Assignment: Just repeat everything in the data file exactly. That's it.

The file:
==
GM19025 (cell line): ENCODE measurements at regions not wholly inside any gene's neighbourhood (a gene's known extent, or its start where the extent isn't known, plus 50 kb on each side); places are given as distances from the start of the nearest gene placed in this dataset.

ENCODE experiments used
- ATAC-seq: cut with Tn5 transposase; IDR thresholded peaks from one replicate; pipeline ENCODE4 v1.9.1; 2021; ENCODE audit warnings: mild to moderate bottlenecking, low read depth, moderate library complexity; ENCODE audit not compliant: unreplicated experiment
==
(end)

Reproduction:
GM19025 (cell line): ENCODE measurements at regions not wholly inside any gene's neighbourhood (a gene's known extent, or its start where the extent isn't known, plus 50 kb on each side); places are given as distances from the start of the nearest gene placed in this dataset.

ENCODE experiments used
- ATAC-seq: cut with Tn5 transposase; IDR thresholded peaks from one replicate; pipeline ENCODE4 v1.9.1; 2021; ENCODE audit warnings: mild to moderate bottlenecking, low read depth, moderate library complexity; ENCODE audit not compliant: unreplicated experiment